"I may be the boss, but I probably only need the higher-level corporate financial information," he says. "Further, I don't need to see performance reviews for anyone that doesn't actually report directly to me."
It's always a matter of trust
Take these steps, he says, but recognize that in the end, everything is going to hang on trust.
"Numerous factors are increasing organizations' exposure to the threat posed by insiders, and technical controls are limited," Durbin says. "To combat the threat, organizations must invest in a deeper understanding of trust and work to improve the trustworthiness of insiders."
But trust flows both ways, he cautions. While taking pains to make sure your employees are trustworthy, the organization must also prove to its employees that it is trustworthy. For instance, Durbin says that if you monitor employee actions, it should be disclosed.
"You should be very open about what monitoring you have in place," he says. "If you work on a trading floor, you know that all of your actions are recorded. It's known and accepted."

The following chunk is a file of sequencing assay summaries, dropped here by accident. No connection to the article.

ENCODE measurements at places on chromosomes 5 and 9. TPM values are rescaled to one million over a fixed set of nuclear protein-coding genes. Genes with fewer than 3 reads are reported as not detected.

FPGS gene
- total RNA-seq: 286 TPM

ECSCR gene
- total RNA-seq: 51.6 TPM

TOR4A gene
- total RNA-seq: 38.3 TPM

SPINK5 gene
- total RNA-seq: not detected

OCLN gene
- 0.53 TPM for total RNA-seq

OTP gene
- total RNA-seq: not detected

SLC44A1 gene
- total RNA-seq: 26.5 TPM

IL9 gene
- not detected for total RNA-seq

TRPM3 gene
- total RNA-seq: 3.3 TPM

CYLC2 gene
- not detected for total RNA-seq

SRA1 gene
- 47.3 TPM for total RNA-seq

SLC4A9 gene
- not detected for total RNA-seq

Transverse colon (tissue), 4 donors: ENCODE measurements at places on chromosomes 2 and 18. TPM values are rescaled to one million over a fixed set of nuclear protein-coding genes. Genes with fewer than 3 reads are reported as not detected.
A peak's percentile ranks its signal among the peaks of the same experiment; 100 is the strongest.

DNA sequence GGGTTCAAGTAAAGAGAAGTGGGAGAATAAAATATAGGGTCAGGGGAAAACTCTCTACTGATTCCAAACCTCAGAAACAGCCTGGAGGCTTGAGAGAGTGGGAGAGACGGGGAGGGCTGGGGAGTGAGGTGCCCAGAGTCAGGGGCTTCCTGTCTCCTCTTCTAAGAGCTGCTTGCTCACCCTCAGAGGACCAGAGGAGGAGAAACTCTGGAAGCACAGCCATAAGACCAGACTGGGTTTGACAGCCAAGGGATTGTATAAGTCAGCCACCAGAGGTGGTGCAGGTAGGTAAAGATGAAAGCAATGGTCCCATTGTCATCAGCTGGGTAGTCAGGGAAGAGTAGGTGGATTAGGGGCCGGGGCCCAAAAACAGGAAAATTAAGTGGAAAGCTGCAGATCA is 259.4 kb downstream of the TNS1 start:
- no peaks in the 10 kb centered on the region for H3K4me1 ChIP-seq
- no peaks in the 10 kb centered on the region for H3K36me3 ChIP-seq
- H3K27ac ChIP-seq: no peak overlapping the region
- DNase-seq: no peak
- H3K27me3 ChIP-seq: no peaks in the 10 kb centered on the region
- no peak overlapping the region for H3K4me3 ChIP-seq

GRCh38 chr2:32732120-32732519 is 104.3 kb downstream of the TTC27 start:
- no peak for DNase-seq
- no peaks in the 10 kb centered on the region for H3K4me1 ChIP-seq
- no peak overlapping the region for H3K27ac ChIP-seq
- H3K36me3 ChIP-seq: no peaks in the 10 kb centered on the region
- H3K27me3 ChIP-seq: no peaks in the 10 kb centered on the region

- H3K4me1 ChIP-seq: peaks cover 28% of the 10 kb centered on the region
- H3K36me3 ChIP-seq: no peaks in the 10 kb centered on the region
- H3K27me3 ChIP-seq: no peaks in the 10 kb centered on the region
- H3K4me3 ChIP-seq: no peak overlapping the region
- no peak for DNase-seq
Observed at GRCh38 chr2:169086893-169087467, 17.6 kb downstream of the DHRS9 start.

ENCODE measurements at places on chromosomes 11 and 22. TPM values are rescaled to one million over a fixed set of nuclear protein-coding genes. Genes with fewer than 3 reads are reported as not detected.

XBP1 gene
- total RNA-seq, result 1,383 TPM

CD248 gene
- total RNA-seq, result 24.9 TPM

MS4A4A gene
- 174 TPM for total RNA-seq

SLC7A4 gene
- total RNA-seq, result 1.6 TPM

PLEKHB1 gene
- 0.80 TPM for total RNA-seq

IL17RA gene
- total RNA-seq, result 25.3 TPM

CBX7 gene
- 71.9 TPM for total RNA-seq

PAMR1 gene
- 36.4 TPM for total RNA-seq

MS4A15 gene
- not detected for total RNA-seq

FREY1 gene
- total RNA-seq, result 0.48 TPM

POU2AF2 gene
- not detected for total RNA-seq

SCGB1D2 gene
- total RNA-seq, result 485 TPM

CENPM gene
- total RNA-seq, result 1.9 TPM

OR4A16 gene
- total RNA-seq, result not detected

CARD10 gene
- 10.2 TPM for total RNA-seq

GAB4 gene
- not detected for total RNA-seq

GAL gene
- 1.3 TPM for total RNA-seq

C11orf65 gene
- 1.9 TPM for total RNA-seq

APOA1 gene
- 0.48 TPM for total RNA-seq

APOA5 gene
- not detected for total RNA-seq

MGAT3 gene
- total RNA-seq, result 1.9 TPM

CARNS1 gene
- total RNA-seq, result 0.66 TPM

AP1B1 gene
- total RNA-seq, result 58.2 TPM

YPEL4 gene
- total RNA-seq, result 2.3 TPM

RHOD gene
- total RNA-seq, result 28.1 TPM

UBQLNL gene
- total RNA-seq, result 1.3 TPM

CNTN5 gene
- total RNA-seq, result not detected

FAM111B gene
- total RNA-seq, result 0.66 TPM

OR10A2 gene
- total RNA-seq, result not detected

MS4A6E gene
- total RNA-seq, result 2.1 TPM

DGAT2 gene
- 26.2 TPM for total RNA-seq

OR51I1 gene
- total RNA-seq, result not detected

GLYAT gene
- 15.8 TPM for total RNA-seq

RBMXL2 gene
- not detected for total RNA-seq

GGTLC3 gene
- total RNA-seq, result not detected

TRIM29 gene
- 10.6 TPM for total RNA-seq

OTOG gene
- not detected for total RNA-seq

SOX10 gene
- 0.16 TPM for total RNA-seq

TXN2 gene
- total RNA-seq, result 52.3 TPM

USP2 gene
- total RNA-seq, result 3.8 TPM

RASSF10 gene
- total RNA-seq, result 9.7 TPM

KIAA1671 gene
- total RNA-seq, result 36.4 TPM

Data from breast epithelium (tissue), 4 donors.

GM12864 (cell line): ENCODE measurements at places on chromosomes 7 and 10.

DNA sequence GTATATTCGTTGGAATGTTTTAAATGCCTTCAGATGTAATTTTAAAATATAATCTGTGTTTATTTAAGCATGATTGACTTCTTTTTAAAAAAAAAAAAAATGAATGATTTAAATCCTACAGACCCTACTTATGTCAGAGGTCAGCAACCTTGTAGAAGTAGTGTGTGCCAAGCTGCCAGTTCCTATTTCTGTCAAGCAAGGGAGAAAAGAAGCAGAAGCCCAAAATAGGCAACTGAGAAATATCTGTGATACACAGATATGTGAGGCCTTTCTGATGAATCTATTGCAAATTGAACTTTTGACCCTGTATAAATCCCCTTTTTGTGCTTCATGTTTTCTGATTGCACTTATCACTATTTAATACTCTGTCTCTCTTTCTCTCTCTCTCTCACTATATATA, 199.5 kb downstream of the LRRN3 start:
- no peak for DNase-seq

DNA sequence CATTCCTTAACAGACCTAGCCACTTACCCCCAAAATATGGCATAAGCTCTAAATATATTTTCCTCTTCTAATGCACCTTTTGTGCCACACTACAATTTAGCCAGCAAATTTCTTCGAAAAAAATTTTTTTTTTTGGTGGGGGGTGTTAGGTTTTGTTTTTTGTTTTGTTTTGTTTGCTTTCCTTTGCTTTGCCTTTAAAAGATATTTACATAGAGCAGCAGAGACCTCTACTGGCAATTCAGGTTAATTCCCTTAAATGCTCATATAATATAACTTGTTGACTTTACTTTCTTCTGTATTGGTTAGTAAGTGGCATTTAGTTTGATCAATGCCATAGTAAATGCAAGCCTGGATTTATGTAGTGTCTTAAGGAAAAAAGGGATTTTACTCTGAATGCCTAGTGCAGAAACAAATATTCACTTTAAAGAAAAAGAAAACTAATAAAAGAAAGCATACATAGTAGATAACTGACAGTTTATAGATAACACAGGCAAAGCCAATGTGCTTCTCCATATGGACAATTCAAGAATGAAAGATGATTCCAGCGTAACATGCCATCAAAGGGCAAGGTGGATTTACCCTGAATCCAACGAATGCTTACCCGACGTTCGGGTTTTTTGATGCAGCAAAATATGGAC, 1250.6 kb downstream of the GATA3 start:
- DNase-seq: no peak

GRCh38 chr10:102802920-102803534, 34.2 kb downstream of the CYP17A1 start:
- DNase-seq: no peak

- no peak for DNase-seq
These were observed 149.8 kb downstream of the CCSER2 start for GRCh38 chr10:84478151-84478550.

On the other hand, if you monitor employee email traffic without communicating that fact or disclosing it in your policy, that destroys employee trust. And that's important, he says, because while insiders may pose a threat, your employees are also potentially your first line of defense, if they understand both the stakes and their responsibilities with regard to safeguarding data.
"The key is really about openness, trust and communication," Durbin says. "Make sure your policies are current and appropriate for the way you're doing business."
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